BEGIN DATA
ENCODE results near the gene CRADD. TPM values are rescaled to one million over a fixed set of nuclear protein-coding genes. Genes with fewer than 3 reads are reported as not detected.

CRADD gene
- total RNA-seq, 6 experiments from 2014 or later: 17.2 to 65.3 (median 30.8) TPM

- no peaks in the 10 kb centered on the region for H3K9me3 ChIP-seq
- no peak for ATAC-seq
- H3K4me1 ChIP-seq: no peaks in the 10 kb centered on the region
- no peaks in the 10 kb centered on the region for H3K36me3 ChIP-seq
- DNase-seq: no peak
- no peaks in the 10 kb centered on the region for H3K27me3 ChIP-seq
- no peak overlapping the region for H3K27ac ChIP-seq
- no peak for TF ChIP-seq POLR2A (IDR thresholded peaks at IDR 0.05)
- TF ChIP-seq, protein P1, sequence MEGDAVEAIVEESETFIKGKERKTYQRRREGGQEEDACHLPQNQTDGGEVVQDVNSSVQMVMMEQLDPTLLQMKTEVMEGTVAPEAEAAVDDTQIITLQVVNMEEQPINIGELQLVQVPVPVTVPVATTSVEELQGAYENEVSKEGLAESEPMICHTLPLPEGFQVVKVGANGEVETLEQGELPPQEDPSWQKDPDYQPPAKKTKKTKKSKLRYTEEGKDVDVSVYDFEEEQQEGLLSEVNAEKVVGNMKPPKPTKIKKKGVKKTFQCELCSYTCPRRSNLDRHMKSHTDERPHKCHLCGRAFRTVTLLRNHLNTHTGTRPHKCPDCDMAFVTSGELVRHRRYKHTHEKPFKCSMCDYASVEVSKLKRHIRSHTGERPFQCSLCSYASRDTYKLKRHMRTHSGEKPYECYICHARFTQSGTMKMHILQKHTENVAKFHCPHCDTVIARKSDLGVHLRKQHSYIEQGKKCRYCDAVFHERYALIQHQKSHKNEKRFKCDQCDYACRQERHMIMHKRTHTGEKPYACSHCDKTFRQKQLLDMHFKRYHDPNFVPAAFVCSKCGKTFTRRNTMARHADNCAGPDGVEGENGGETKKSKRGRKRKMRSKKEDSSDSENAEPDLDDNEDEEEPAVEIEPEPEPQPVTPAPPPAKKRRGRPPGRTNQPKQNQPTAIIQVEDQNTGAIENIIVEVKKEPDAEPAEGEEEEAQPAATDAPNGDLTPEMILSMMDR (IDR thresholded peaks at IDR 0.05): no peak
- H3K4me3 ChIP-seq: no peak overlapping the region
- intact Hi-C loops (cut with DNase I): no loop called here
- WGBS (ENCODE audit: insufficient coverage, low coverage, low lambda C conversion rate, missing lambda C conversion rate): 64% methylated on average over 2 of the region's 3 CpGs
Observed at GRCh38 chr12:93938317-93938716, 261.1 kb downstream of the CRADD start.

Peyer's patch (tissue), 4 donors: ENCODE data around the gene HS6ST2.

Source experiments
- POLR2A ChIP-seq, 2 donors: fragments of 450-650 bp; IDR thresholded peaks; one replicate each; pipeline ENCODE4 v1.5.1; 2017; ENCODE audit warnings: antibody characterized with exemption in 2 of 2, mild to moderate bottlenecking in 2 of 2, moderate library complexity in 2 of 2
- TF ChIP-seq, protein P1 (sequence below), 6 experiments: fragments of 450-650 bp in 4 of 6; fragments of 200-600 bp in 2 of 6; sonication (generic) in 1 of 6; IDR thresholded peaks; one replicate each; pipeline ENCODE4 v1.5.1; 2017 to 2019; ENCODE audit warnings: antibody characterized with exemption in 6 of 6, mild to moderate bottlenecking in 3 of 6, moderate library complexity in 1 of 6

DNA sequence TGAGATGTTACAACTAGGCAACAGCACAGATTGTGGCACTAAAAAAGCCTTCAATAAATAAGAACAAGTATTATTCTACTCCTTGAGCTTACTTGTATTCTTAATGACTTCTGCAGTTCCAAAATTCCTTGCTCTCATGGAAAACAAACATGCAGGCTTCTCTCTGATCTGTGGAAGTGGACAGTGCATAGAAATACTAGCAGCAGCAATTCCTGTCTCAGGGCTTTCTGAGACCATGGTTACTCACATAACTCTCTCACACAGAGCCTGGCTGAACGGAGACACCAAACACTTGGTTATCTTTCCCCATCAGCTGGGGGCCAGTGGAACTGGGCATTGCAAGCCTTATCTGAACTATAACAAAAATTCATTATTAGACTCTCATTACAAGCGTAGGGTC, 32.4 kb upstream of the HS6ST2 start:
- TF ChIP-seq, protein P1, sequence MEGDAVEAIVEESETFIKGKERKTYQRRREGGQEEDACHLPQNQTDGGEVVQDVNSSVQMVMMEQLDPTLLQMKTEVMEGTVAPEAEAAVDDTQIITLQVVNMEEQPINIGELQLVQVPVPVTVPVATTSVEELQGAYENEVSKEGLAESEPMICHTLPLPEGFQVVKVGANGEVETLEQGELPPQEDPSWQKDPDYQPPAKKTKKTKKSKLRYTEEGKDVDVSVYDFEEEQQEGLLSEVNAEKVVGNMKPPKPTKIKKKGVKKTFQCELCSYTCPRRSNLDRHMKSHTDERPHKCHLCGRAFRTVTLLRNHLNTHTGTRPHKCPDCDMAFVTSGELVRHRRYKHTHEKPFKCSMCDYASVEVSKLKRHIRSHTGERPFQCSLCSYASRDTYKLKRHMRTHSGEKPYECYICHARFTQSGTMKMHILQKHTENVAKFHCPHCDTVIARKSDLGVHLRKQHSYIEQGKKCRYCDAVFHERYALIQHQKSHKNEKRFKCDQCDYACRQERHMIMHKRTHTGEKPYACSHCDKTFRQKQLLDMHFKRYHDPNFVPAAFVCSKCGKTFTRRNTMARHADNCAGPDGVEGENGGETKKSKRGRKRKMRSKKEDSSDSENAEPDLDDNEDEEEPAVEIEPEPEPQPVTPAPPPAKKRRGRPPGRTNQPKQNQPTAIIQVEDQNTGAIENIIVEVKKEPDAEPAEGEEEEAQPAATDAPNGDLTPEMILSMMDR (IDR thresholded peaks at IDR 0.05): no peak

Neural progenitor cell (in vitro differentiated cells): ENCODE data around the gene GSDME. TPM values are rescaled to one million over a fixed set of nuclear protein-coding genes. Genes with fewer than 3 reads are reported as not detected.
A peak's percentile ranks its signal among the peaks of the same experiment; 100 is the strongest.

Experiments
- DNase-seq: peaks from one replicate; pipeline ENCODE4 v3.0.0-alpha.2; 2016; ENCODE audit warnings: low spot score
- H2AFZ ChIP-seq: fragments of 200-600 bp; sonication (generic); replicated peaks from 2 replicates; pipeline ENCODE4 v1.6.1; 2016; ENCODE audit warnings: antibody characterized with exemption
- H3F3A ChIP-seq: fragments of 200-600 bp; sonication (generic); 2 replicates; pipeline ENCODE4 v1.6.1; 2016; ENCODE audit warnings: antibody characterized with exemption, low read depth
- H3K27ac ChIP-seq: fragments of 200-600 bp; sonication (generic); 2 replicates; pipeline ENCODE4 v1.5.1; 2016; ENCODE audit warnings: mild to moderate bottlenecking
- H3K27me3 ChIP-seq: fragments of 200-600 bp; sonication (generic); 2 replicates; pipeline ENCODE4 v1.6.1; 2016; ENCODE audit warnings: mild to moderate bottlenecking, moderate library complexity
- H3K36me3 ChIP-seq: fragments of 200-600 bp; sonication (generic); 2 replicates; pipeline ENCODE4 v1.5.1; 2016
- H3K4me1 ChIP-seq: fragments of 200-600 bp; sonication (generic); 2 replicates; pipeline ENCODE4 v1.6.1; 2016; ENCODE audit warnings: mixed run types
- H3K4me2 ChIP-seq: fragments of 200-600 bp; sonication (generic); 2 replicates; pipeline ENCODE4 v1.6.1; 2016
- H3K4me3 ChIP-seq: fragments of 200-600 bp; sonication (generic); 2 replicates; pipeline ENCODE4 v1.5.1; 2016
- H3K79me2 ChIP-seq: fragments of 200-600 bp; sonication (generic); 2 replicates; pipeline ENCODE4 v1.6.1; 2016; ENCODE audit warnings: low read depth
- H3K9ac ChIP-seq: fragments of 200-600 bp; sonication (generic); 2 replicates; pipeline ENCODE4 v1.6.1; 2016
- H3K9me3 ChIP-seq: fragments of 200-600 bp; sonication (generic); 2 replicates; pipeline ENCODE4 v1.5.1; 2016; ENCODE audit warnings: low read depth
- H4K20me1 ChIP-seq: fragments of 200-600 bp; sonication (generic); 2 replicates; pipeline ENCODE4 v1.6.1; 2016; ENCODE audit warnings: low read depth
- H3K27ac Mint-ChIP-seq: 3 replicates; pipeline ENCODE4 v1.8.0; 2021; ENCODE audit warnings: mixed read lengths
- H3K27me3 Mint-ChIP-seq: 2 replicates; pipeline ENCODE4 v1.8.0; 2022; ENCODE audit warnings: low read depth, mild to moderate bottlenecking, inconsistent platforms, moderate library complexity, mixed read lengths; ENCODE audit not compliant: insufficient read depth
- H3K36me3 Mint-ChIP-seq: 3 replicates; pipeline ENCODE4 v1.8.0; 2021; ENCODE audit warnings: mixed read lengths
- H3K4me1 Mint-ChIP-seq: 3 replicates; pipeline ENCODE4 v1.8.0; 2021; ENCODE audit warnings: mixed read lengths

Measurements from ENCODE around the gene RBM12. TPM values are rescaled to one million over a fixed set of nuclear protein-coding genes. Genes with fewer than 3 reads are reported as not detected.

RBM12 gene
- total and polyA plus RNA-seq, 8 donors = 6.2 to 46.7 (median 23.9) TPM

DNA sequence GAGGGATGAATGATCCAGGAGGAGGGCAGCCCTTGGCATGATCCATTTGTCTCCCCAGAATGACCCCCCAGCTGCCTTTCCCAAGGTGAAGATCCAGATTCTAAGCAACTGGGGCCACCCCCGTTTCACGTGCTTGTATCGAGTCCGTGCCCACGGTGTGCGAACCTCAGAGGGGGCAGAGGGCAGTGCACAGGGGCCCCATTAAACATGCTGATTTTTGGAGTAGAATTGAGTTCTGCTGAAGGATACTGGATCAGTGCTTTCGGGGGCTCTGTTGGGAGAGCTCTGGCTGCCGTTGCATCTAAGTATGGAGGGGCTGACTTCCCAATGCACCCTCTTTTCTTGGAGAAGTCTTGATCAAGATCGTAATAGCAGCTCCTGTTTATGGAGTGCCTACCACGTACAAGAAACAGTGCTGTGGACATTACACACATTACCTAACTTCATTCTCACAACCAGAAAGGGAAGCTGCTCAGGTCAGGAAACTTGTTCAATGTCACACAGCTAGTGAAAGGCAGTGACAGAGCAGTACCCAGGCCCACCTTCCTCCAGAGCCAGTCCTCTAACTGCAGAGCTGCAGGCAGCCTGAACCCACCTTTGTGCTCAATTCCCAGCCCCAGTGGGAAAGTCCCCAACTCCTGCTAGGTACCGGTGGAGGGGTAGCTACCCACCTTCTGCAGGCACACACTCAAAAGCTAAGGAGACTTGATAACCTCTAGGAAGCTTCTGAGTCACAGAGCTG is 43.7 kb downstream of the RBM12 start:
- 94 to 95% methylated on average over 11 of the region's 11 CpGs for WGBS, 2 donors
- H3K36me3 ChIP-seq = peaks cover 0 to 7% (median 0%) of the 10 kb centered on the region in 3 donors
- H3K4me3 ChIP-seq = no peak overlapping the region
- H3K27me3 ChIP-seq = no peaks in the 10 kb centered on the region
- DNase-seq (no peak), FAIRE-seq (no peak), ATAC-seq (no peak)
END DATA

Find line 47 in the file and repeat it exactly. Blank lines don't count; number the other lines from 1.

- 94 to 95% methylated on average over 11 of the region's 11 CpGs for WGBS, 2 donors